Canadian gunman 'updates Facebook' while on run over multiple killing
Canada manhunt under way after 3 police officers killed
A manhunt is under way in the Canadian city of Moncton after a gunman shot dead three members of the Royal Canadian Mounted Police and left two others injured.
Residents of Moncton, a city of about 69,000 people around 95 miles (150 kilometers) northeast of St. John, New Brunswick, have been warned to stay inside and lock their doors after a man identified as Justin Bourque, 24, went on a shooting rampage shortly before 19.20 local time (22:20 GMT).
The Royal Canadian Mounted police tweeted an image of the suspect wearing military camouflage and wielding two guns. Police in New Brunswick also confirmed on their Twitter feed that three officers had been killed and that two others had sustained 'non-life threatening' injuries.
Police road blocks have been set up in the area and drivers have been warned to stay away.
In a macabre twist to the story a Facebook page, which appears to belong to the suspect, was active shortly before and during the city-wide manhunt.
A post written 11 hours ago by Justin Bourque from Moncton featured the lyrics to the Megadeth song 'Hook in Mouth.'
'Don't try to fool us, we know the worst is yet to come. / I believe my kingdom will come,' the Facebook user wrote.
The account profile features a picture of two men holding rifles and standing in a wooded area and posts on the site make repeated reference to the right to bear arms and weaponery. A number of posts appear to also display a dislike of the government and police.
Bizarrely the Facebook user appears to have added two new friends to his account whilst on the run from police.
The hunt for Justin Bourque has continued into today.
"We are still actively looking for the shooter," Police Constable Damien Theriault told Associated Press.
"He is believed to still be in the Pinehurst subdivision area of Moncton. We are urging people in that area to stay inside and lock their doors and for people to stay away from that area."
Mr Theriault broke down when asked by reporters how he was dealing with grief, excusing himself from the press conference.
Witness Danny Leblanc, 42, said he saw the shooter in the distance on Wednesday evening, wearing a camouflage outfit and standing in the middle of the street with his gun pointed at police cars.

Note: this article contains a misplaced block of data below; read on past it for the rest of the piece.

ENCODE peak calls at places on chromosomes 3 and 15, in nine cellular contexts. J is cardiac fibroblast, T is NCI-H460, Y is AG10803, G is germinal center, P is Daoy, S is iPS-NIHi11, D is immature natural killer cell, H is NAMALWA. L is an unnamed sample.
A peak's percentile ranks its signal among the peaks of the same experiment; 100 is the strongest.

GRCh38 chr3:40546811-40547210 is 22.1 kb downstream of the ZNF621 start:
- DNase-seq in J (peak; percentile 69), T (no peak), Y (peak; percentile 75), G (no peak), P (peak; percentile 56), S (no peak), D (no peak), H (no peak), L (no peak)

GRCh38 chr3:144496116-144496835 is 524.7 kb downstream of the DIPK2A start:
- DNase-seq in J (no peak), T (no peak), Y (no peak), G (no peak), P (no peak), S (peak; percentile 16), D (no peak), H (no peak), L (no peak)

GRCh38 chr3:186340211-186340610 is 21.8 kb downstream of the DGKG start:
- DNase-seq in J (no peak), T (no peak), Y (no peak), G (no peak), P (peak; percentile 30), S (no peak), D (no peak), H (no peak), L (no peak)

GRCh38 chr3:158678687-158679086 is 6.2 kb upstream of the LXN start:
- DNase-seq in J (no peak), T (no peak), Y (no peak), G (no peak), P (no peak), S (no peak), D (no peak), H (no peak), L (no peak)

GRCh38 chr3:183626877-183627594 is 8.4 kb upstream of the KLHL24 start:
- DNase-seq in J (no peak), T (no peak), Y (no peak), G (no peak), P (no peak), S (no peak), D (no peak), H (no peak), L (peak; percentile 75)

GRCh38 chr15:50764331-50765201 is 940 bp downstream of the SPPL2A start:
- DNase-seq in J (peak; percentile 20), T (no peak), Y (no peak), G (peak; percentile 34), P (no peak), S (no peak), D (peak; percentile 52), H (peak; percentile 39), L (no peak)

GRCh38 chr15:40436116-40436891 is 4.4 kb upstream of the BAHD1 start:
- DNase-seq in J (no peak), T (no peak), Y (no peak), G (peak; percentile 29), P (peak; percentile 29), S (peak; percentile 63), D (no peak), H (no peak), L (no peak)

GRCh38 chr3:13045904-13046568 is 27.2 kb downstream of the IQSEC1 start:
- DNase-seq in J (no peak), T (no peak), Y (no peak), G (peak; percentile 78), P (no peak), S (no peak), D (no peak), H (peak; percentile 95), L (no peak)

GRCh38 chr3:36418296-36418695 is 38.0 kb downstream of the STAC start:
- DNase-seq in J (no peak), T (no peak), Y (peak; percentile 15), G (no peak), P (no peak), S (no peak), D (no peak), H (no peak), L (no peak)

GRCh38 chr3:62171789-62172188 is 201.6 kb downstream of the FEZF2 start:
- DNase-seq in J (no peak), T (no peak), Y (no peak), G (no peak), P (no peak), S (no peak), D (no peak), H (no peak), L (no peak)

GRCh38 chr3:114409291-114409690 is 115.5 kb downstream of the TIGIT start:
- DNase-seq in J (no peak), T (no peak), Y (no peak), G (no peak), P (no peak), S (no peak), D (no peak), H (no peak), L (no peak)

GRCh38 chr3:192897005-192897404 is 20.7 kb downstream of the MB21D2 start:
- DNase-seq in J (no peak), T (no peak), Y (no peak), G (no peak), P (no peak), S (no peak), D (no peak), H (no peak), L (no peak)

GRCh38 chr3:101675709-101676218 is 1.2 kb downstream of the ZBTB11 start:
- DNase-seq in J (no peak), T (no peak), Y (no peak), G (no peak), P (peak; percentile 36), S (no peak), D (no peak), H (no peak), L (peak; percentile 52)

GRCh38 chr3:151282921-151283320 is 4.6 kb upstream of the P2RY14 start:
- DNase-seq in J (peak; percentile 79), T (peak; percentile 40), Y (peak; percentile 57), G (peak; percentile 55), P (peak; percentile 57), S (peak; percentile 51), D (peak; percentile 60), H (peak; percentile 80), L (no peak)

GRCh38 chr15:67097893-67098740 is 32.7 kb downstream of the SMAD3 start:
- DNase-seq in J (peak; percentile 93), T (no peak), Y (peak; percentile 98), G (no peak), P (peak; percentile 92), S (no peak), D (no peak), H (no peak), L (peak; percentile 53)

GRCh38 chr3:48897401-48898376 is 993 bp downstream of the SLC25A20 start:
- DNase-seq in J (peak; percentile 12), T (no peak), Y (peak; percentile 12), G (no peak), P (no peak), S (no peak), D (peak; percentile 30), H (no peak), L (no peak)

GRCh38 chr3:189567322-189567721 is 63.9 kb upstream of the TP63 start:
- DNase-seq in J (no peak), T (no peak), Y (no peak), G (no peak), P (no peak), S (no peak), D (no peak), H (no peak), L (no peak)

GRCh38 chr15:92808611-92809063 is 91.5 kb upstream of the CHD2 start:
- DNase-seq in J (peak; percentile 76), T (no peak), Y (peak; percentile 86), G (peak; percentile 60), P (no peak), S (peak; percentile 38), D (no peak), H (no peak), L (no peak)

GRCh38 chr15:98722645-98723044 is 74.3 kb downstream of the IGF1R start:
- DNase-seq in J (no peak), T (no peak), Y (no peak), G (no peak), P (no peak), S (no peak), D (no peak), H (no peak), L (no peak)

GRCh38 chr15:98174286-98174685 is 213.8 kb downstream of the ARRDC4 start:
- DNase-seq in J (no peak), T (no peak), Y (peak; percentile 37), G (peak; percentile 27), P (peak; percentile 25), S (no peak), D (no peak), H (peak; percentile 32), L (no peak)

The construction worker said he believed it was an RCMP officer until he heard a burst of automatic gunfire coming from the man's gun.
He said he quickly retreated into his home and remained there with his family. At one point a neighbor posted on social media that their kitchen window was shattered by gunfire.
Leblanc said few people on his normally quiet street were sleeping as they awaited word at midnight on whether an arrest had been made.
Word that police had been killed shocked the city, Leblanc said.
"It's devastating. I don't know if he was on a hunt for them, or what," he said.
Moncton Mayor George LeBlanc urged all residents to pay strict attention to the RCMP warnings.
"It is a terrible tragedy," he said. "We as a city must pull together as a family to support those who have suffered losses."
Such violence is rare in Canada, particularly on Canada's East Coast. Theriault said the city of Moncton didn't have a homicide last year or this year until Wednesday evening.
"We have been blessed until this point," he told The Associated Press.
In a statement, New Brunswick Premier David Alward said he was "shocked and saddened".
"I would ask New Brunswickers, particularly in those areas identified by police, to follow the situation as it develops and to listen to the advice of police," he said.
The shootings are likely to remind Canadians of a similiar incident in he western Canadian province of Alberta in 2005 where four Royal Canadian Mounted Police officers were killed.
It was the deadliest attack on Canadian police officers in 120 years.
They had been investigating a farm in Mayerthrope, a hamlet in Alberta, when a man shot them. The gunman was killed.